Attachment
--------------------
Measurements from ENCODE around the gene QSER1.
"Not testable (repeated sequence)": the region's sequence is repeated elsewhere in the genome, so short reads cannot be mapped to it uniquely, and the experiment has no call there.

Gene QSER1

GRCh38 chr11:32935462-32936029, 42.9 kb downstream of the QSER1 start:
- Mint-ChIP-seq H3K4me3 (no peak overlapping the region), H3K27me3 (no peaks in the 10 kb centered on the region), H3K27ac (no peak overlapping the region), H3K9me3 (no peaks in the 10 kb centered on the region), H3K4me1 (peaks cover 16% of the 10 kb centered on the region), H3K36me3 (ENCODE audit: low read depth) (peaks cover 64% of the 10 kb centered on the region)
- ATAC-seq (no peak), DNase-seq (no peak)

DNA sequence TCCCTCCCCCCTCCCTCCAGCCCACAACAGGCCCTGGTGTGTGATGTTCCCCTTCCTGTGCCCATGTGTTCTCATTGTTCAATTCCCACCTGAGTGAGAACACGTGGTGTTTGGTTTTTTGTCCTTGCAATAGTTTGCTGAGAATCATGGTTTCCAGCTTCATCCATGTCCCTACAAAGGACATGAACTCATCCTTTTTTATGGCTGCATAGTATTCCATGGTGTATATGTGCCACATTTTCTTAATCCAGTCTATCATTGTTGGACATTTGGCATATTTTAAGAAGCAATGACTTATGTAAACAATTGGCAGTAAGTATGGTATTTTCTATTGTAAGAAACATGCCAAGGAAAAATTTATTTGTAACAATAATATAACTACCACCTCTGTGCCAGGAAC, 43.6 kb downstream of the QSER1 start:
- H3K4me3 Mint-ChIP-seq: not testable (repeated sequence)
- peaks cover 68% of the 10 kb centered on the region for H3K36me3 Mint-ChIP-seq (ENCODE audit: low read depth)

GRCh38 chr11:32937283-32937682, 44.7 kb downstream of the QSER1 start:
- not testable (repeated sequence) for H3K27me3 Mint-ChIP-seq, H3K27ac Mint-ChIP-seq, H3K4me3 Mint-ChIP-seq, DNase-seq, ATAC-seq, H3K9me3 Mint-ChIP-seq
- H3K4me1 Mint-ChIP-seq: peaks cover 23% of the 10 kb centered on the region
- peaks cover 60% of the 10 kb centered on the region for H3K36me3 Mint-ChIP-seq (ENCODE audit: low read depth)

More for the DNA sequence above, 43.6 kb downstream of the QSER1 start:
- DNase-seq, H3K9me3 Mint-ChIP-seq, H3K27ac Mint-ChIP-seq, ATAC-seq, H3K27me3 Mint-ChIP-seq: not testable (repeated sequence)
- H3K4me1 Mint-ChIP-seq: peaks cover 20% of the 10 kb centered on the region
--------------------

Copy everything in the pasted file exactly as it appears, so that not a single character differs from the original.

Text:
Measurements from ENCODE around the gene QSER1.
"Not testable (repeated sequence)": the region's sequence is repeated elsewhere in the genome, so short reads cannot be mapped to it uniquely, and the experiment has no call there.

Gene QSER1

GRCh38 chr11:32935462-32936029, 42.9 kb downstream of the QSER1 start:
- Mint-ChIP-seq H3K4me3 (no peak overlapping the region), H3K27me3 (no peaks in the 10 kb centered on the region), H3K27ac (no peak overlapping the region), H3K9me3 (no peaks in the 10 kb centered on the region), H3K4me1 (peaks cover 16% of the 10 kb centered on the region), H3K36me3 (ENCODE audit: low read depth) (peaks cover 64% of the 10 kb centered on the region)
- ATAC-seq (no peak), DNase-seq (no peak)

DNA sequence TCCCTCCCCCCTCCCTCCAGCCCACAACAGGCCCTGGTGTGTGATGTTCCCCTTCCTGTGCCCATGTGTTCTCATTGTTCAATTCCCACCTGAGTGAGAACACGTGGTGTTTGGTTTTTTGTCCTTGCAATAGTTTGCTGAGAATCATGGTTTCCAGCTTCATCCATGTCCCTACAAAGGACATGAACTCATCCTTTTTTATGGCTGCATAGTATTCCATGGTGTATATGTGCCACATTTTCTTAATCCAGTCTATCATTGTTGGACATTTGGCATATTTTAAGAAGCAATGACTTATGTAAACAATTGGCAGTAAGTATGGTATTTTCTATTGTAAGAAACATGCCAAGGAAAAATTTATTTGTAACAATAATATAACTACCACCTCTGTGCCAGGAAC, 43.6 kb downstream of the QSER1 start:
- H3K4me3 Mint-ChIP-seq: not testable (repeated sequence)
- peaks cover 68% of the 10 kb centered on the region for H3K36me3 Mint-ChIP-seq (ENCODE audit: low read depth)

GRCh38 chr11:32937283-32937682, 44.7 kb downstream of the QSER1 start:
- not testable (repeated sequence) for H3K27me3 Mint-ChIP-seq, H3K27ac Mint-ChIP-seq, H3K4me3 Mint-ChIP-seq, DNase-seq, ATAC-seq, H3K9me3 Mint-ChIP-seq
- H3K4me1 Mint-ChIP-seq: peaks cover 23% of the 10 kb centered on the region
- peaks cover 60% of the 10 kb centered on the region for H3K36me3 Mint-ChIP-seq (ENCODE audit: low read depth)

More for the DNA sequence above, 43.6 kb downstream of the QSER1 start:
- DNase-seq, H3K9me3 Mint-ChIP-seq, H3K27ac Mint-ChIP-seq, ATAC-seq, H3K27me3 Mint-ChIP-seq: not testable (repeated sequence)
- H3K4me1 Mint-ChIP-seq: peaks cover 20% of the 10 kb centered on the region